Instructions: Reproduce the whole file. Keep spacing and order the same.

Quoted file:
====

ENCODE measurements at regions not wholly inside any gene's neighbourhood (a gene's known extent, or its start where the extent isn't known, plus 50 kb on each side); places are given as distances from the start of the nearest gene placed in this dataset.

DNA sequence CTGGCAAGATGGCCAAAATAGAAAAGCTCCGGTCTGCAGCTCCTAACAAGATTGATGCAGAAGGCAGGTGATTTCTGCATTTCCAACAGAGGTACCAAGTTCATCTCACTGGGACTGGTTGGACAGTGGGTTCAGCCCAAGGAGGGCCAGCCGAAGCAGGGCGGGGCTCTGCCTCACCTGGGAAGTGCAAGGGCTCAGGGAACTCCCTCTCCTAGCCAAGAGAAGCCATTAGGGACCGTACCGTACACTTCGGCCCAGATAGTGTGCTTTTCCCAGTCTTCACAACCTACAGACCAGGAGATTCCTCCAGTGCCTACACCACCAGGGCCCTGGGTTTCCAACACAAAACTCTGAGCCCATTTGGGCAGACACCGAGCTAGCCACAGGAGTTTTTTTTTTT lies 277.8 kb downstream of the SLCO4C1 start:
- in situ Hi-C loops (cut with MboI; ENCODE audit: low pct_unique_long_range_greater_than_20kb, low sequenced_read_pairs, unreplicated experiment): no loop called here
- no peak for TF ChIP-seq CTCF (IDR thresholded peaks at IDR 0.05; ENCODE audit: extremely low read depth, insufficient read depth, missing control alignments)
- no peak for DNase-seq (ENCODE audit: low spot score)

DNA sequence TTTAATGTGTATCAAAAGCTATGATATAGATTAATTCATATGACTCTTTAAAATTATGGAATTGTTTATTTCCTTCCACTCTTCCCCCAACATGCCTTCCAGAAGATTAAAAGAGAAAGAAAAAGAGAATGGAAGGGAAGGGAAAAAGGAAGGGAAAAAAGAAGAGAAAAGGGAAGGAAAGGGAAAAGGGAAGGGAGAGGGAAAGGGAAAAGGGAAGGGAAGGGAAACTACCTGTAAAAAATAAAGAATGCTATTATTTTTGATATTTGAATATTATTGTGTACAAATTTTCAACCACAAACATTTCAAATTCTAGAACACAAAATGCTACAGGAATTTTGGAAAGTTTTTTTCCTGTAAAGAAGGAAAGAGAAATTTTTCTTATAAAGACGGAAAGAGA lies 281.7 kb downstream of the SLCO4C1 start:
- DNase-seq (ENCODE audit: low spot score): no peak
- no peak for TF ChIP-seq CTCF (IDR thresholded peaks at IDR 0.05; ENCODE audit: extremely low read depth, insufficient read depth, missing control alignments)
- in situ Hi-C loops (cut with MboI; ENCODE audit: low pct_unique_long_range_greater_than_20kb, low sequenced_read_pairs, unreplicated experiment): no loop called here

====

ENCODE measurements at regions not wholly inside any gene's neighbourhood (a gene's known extent, or its start where the extent isn't known, plus 50 kb on each side); places are given as distances from the start of the nearest gene placed in this dataset.

DNA sequence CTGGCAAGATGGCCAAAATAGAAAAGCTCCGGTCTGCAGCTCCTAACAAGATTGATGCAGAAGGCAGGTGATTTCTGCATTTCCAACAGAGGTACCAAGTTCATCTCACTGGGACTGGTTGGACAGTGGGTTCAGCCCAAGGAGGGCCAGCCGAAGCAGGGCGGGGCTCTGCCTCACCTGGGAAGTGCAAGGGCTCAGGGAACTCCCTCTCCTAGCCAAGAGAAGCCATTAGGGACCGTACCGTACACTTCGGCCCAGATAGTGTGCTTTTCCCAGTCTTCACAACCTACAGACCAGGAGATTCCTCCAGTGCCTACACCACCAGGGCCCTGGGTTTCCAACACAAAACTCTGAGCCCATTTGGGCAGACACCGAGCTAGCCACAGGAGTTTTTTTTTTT lies 277.8 kb downstream of the SLCO4C1 start:
- in situ Hi-C loops (cut with MboI; ENCODE audit: low pct_unique_long_range_greater_than_20kb, low sequenced_read_pairs, unreplicated experiment): no loop called here
- no peak for TF ChIP-seq CTCF (IDR thresholded peaks at IDR 0.05; ENCODE audit: extremely low read depth, insufficient read depth, missing control alignments)
- no peak for DNase-seq (ENCODE audit: low spot score)

DNA sequence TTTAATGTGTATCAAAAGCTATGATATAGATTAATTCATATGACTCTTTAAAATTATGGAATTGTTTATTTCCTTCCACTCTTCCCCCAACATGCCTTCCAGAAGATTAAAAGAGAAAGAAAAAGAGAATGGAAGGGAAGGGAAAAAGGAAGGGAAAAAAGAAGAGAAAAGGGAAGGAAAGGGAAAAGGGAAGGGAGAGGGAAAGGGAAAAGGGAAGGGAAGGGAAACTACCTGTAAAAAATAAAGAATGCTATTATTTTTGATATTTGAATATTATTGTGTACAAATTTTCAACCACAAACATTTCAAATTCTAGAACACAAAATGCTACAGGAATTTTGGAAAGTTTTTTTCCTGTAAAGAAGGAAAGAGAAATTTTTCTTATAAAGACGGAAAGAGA lies 281.7 kb downstream of the SLCO4C1 start:
- DNase-seq (ENCODE audit: low spot score): no peak
- no peak for TF ChIP-seq CTCF (IDR thresholded peaks at IDR 0.05; ENCODE audit: extremely low read depth, insufficient read depth, missing control alignments)
- in situ Hi-C loops (cut with MboI; ENCODE audit: low pct_unique_long_range_greater_than_20kb, low sequenced_read_pairs, unreplicated experiment): no loop called here